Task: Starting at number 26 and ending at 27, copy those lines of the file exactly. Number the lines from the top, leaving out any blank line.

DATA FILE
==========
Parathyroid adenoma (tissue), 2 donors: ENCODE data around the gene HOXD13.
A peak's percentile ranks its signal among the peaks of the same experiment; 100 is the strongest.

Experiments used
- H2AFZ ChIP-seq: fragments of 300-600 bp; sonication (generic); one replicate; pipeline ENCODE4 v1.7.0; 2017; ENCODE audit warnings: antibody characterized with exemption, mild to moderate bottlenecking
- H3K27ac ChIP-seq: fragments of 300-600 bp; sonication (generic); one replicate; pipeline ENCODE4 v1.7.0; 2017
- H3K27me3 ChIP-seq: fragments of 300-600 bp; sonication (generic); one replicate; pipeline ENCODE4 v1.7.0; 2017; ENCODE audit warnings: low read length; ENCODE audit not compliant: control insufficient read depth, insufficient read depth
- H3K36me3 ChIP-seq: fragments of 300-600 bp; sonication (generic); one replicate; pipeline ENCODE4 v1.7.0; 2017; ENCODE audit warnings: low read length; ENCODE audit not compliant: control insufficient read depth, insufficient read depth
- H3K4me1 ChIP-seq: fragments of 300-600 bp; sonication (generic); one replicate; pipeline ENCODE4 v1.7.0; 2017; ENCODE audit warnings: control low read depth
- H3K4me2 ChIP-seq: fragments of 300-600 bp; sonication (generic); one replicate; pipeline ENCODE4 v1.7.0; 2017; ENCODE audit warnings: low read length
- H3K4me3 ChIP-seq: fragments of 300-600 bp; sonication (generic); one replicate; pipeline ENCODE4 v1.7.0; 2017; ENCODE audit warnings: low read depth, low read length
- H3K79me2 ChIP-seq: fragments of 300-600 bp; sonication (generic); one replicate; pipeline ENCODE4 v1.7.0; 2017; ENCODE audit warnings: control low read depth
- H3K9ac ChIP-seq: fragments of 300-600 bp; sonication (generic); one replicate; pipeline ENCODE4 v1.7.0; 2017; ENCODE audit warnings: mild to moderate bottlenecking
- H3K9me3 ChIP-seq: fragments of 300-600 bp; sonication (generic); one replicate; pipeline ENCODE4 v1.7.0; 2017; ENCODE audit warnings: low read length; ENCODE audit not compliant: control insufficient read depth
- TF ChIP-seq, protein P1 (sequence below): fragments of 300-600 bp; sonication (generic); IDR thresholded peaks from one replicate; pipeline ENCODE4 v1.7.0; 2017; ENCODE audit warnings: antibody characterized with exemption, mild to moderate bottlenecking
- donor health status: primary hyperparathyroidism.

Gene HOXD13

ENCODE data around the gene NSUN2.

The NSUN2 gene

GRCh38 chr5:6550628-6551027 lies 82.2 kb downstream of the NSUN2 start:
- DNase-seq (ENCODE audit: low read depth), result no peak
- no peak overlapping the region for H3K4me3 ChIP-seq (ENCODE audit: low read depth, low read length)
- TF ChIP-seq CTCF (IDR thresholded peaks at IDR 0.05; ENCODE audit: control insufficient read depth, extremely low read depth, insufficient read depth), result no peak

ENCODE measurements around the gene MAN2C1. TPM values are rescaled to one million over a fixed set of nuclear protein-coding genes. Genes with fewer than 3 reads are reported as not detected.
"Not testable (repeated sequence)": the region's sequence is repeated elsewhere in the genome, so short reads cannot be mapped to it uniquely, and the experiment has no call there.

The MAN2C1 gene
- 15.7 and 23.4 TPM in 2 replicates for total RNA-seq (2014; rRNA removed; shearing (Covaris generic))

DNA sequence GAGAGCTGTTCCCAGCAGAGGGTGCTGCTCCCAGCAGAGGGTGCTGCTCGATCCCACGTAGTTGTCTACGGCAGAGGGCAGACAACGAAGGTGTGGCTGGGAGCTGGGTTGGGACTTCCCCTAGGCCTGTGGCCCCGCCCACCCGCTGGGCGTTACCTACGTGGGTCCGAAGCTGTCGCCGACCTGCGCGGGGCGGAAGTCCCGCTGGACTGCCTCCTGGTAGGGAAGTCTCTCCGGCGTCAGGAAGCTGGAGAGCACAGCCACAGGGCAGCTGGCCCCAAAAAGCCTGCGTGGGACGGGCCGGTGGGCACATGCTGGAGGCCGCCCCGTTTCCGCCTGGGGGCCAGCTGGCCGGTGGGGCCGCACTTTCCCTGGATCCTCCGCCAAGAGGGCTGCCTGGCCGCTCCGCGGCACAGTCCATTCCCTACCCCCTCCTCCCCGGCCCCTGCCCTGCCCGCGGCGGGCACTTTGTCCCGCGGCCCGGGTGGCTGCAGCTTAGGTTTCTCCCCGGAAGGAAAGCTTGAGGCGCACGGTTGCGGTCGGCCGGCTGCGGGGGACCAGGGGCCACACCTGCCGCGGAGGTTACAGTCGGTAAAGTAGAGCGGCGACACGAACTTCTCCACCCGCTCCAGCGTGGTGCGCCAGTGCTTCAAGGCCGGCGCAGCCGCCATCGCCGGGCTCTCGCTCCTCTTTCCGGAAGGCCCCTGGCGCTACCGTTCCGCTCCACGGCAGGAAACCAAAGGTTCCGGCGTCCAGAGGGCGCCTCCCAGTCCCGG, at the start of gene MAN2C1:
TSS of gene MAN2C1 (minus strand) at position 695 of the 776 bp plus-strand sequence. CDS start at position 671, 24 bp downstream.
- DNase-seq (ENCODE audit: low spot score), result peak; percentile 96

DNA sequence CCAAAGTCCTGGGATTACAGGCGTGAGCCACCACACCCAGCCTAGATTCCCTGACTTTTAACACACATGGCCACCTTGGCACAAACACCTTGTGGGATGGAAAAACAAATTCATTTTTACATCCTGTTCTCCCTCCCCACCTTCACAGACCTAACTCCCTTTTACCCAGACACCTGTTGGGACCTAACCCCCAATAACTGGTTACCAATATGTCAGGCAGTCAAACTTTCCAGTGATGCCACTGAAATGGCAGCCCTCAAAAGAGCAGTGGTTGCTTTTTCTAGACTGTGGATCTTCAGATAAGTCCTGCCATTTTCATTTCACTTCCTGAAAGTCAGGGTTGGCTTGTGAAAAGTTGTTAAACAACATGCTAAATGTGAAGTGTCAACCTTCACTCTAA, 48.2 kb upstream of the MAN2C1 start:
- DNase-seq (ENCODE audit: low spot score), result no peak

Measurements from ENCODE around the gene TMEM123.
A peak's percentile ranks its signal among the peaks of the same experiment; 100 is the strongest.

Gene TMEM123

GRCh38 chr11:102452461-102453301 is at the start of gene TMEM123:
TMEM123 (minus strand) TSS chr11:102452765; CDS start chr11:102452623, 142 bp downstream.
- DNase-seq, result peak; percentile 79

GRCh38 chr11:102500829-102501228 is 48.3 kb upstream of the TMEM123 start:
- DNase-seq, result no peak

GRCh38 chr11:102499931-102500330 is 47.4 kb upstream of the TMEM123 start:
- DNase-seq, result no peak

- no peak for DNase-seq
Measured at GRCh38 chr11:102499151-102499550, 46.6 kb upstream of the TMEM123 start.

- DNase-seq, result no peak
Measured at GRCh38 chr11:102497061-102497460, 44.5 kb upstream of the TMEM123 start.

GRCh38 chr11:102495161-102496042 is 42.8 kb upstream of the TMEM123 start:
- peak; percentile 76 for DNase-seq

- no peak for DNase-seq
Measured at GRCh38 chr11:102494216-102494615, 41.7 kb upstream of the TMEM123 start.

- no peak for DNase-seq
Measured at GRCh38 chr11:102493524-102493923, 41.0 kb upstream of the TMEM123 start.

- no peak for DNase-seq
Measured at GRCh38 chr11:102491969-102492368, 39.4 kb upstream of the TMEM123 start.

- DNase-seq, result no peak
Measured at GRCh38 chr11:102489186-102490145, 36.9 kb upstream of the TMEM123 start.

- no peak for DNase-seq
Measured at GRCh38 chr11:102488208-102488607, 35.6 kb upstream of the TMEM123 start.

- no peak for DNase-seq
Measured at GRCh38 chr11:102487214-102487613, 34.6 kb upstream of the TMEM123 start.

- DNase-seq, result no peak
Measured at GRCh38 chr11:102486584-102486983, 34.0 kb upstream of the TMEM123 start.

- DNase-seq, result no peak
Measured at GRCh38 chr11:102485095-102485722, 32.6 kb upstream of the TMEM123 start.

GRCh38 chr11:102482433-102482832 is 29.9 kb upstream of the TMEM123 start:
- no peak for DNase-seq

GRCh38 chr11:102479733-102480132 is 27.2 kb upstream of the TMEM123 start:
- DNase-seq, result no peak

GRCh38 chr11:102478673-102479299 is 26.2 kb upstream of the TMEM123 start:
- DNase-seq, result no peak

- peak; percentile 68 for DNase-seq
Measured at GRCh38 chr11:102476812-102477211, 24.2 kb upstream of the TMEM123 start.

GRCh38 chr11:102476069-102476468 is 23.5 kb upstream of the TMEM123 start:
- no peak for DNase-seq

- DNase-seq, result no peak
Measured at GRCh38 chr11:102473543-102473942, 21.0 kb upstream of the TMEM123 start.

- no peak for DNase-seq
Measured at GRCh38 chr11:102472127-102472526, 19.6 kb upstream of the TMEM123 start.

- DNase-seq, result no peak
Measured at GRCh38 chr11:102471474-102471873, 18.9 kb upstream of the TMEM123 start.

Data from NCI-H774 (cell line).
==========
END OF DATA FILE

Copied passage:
- 15.7 and 23.4 TPM in 2 replicates for total RNA-seq (2014; rRNA removed; shearing (Covaris generic))

DNA sequence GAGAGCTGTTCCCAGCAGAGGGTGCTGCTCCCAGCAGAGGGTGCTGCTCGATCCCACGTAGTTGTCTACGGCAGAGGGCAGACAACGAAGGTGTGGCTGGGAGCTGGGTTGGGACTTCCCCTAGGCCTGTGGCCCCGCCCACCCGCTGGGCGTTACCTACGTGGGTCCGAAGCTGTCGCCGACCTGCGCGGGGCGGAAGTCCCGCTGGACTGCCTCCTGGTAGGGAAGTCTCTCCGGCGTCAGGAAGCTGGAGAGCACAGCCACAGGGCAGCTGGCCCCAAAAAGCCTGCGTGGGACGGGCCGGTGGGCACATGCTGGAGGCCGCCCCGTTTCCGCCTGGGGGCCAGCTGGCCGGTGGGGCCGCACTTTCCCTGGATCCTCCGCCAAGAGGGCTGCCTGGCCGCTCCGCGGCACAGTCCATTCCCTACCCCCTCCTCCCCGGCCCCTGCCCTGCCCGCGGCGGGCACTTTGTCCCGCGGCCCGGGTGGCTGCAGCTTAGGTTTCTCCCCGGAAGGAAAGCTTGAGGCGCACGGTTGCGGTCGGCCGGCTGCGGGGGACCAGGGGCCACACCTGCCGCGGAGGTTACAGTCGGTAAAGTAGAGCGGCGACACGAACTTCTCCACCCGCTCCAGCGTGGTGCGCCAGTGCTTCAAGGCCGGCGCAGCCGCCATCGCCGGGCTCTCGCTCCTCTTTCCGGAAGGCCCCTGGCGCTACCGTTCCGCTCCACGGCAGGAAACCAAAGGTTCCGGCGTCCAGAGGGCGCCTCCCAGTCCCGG, at the start of gene MAN2C1: